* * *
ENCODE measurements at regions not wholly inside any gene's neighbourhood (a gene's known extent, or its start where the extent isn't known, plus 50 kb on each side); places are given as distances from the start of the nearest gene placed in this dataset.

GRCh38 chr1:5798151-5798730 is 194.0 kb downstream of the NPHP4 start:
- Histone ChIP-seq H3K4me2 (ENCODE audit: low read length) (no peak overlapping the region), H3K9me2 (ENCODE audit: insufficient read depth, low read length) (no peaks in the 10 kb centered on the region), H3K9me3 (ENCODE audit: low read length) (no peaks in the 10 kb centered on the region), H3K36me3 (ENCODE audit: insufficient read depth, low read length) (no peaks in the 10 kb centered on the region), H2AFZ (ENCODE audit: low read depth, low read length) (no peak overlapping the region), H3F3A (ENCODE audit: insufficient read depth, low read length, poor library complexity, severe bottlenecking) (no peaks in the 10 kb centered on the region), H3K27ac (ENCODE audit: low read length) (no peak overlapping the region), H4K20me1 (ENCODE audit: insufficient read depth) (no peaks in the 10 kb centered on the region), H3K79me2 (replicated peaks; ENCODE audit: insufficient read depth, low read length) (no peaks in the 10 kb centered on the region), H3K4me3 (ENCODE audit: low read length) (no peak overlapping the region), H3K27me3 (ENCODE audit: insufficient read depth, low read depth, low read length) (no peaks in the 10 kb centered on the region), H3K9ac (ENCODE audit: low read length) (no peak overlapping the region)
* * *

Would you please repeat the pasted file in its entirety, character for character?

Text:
ENCODE measurements at regions not wholly inside any gene's neighbourhood (a gene's known extent, or its start where the extent isn't known, plus 50 kb on each side); places are given as distances from the start of the nearest gene placed in this dataset.

GRCh38 chr1:5798151-5798730 is 194.0 kb downstream of the NPHP4 start:
- Histone ChIP-seq H3K4me2 (ENCODE audit: low read length) (no peak overlapping the region), H3K9me2 (ENCODE audit: insufficient read depth, low read length) (no peaks in the 10 kb centered on the region), H3K9me3 (ENCODE audit: low read length) (no peaks in the 10 kb centered on the region), H3K36me3 (ENCODE audit: insufficient read depth, low read length) (no peaks in the 10 kb centered on the region), H2AFZ (ENCODE audit: low read depth, low read length) (no peak overlapping the region), H3F3A (ENCODE audit: insufficient read depth, low read length, poor library complexity, severe bottlenecking) (no peaks in the 10 kb centered on the region), H3K27ac (ENCODE audit: low read length) (no peak overlapping the region), H4K20me1 (ENCODE audit: insufficient read depth) (no peaks in the 10 kb centered on the region), H3K79me2 (replicated peaks; ENCODE audit: insufficient read depth, low read length) (no peaks in the 10 kb centered on the region), H3K4me3 (ENCODE audit: low read length) (no peak overlapping the region), H3K27me3 (ENCODE audit: insufficient read depth, low read depth, low read length) (no peaks in the 10 kb centered on the region), H3K9ac (ENCODE audit: low read length) (no peak overlapping the region)